5 out of 5 stars

Vince Gilligan’s less hands-on with Better Call Saul than he was running Breaking Bad, even as co-creator of the series, but episodes he directs tend to be season highlights he simply had to be involved in. And continuing from “Plan and Execution”, where Howard (Patrick Fabian) was unceremoniously shot in the head by Lalo Salamanca (Tony Dalton), the unwanted nighttime caller to Jimmy (Bob Odenkirk) and Kim’s (Rhea Seehorn) apartment, it wasn’t likely “Point and Shoot” would be humdrum. It’s easily the best episode of this final season so far, one of the better instalments of the entire series, and makes the short road ahead even less clear than before.

The cold open arguably undercut some tension baked into the episode, in that it showed us Howard’s faked suicide and thus let us know the situation in Jimmy and Kim’s apartment somehow resolves to the extent clear-headed people are able to cover up a murder. And it’s not in character for Lalo to go to that sort of trouble for collateral damage (in his mind), although my money was on Jimmy and Kim handling everything to cover for him—which wasn’t true—but the scene of Howard’s expensive shoes washing up ashore still gave us a degree of early comfort. If that’s the right word…

The present-day situation (days or weeks earlier) in the apartment played out against expectations, as it became clear Lalo doesn’t want Jimmy or Kim’s help with any legal matters as I presumed. He instead had a rather bizarre plan to force Jimmy to drive across town to Gus Fring’s (Giancarlo Esposito) expensive house and shoot him dead on his doorstep because he’s less conspicuous. A rattled Jimmy proposes an alteration to this crazy plan, asking for Kim to instead do the deed because she’ll arouse even less suspicion as a woman out alone at night.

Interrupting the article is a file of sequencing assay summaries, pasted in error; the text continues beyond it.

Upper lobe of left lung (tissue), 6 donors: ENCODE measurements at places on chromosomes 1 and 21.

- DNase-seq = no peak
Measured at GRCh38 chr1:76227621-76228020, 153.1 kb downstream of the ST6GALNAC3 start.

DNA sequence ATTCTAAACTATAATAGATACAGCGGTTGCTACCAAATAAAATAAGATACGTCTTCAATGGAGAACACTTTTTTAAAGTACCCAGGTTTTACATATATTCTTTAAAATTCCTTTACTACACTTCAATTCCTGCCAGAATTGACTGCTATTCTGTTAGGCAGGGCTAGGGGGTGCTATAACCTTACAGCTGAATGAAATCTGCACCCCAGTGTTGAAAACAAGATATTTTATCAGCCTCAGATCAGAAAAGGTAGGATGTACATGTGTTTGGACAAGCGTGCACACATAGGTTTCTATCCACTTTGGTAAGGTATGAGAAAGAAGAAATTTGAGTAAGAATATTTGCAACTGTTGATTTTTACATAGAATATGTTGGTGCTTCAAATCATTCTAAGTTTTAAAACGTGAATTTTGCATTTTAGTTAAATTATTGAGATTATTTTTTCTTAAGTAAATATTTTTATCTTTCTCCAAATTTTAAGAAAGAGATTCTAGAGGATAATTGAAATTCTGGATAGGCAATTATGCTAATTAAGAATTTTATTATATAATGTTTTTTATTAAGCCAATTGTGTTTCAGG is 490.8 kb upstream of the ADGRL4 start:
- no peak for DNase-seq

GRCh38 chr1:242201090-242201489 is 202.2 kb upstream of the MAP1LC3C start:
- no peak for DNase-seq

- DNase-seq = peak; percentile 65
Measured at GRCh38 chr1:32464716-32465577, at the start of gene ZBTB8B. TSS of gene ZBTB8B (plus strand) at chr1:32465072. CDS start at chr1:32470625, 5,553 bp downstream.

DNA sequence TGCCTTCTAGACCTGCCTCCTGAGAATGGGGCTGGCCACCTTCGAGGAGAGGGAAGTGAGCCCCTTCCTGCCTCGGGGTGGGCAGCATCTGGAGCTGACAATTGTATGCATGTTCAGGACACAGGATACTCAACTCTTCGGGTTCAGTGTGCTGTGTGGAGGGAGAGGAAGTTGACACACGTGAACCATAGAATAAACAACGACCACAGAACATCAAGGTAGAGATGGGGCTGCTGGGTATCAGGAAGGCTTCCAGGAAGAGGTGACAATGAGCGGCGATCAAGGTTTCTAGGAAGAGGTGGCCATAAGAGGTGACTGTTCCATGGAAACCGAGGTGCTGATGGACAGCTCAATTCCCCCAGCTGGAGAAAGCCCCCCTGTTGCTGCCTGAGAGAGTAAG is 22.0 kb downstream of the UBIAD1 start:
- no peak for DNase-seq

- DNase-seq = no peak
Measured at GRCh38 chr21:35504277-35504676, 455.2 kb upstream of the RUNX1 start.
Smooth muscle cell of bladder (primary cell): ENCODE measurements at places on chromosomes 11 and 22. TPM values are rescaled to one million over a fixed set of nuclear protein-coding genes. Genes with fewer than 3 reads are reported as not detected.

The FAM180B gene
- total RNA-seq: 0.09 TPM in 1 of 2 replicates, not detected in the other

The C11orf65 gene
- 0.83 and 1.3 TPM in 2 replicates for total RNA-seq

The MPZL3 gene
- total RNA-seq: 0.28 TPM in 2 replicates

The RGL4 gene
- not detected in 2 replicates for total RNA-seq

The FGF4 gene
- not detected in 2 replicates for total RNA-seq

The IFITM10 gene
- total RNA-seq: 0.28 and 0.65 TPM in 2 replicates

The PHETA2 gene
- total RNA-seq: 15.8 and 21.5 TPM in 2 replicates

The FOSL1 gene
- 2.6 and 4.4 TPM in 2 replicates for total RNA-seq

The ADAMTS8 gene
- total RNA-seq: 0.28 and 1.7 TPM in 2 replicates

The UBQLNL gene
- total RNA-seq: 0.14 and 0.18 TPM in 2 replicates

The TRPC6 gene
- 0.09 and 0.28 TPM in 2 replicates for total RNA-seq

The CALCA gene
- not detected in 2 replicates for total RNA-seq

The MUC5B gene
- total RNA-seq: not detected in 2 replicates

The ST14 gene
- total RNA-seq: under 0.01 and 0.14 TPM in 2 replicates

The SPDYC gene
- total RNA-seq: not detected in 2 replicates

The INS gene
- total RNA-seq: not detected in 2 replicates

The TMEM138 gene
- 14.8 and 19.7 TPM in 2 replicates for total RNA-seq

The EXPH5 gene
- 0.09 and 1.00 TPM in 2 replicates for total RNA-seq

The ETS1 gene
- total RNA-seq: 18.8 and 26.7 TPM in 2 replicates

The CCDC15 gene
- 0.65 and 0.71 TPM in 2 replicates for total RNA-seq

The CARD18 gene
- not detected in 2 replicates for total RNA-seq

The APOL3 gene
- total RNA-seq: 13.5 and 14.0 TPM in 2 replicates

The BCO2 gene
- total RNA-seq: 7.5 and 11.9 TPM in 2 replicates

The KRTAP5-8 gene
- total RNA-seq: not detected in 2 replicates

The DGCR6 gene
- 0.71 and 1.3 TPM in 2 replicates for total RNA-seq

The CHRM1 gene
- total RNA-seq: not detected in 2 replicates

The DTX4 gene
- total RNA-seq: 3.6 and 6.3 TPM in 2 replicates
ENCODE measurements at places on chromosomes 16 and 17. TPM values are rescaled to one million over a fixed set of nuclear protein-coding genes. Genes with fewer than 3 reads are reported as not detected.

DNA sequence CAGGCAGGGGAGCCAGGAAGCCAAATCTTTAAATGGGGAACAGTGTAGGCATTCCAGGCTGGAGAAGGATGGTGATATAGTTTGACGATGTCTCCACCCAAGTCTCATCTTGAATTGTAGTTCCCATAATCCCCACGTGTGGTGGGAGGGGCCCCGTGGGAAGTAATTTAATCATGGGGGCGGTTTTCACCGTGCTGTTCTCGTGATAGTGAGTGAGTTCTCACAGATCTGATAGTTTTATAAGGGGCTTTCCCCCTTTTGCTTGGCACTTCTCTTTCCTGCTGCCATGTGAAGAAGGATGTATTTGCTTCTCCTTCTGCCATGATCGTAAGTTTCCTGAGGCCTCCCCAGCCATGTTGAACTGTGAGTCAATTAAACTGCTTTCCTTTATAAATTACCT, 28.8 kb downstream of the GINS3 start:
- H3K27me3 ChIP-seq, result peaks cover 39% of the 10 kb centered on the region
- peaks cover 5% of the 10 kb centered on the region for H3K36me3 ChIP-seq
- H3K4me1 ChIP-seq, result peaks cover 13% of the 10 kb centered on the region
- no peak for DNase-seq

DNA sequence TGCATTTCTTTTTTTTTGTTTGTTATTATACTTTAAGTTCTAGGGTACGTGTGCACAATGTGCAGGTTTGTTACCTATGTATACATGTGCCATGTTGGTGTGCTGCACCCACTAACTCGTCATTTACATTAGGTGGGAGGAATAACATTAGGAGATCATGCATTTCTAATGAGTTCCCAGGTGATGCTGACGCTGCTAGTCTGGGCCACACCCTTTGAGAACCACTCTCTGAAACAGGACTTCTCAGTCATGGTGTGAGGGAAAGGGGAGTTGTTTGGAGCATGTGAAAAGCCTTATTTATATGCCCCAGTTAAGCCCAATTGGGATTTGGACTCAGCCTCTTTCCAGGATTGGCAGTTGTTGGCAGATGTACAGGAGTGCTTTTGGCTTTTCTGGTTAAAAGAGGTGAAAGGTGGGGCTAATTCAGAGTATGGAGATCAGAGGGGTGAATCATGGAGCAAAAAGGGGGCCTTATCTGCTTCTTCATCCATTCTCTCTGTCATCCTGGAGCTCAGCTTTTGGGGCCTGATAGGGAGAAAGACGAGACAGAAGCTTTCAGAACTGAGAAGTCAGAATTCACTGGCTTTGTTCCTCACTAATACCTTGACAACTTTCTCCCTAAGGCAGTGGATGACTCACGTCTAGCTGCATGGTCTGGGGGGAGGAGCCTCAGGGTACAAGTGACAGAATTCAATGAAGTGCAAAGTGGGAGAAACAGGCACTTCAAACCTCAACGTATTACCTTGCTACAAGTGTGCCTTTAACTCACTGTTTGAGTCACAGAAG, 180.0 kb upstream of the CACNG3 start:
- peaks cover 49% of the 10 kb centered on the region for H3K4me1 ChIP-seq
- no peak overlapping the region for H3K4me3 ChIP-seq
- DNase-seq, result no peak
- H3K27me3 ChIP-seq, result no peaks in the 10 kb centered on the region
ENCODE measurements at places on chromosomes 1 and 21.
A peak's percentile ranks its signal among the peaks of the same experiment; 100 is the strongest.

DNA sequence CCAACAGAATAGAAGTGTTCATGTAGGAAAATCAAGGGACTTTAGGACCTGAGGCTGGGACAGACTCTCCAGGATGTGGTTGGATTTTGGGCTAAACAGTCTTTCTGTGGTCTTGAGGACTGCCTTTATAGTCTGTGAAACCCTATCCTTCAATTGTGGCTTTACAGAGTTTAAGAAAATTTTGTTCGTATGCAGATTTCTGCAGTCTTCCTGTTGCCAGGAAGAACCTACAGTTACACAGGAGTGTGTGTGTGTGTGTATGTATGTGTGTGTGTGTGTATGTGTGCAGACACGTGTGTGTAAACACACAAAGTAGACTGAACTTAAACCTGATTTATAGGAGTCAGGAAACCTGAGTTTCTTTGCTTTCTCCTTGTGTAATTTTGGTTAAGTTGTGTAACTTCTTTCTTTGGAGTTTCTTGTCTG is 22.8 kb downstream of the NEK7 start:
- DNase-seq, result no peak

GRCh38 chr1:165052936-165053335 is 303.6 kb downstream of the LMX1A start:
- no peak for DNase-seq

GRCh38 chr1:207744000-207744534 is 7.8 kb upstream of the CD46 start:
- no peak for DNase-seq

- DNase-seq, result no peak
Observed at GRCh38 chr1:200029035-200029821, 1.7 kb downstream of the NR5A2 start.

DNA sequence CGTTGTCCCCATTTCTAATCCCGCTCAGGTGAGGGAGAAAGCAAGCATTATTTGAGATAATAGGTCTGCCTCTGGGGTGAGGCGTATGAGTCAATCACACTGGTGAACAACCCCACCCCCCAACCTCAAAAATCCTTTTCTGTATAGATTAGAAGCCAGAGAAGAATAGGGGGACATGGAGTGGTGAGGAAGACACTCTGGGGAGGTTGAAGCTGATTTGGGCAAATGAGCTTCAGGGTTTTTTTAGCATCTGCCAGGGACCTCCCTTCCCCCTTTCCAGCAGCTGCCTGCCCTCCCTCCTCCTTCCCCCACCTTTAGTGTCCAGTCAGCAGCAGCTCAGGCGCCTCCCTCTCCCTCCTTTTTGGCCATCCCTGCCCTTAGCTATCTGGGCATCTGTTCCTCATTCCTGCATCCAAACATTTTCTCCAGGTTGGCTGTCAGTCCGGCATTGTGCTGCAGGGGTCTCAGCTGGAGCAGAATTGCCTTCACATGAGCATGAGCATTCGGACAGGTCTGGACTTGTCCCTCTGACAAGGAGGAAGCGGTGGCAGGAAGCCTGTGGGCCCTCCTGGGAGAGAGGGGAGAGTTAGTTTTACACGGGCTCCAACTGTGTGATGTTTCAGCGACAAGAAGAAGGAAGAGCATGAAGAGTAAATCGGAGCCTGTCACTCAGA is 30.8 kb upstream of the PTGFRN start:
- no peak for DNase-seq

Lalo agrees and suddenly poor Kim’s forced into becoming a killer in order to keep her husband alive, and I’m still unsure if Jimmy’s tweaked plan was born of complete cowardice or a missplaced sense that Kim would be better off being as far away from Lalo as possible. I may have to watch the scene again to pick up on some clues to what Jimmy was thinking here, although part of me wonders if Kim’s future on the show is now tied to an irreparable breakdown of their relationship because even she’s not sure why he wanted her to go instead. (Of course, this episode is also the one where Bob Odenkirk suffered a near-fatal heart attack while shooting these apartment scenes, so it’s possible the team had to adapt the script in order to keep to a schedule and it forced Rhea Seehorn to take Odenkirk’s place in the episode. That would actually make more sense to me.)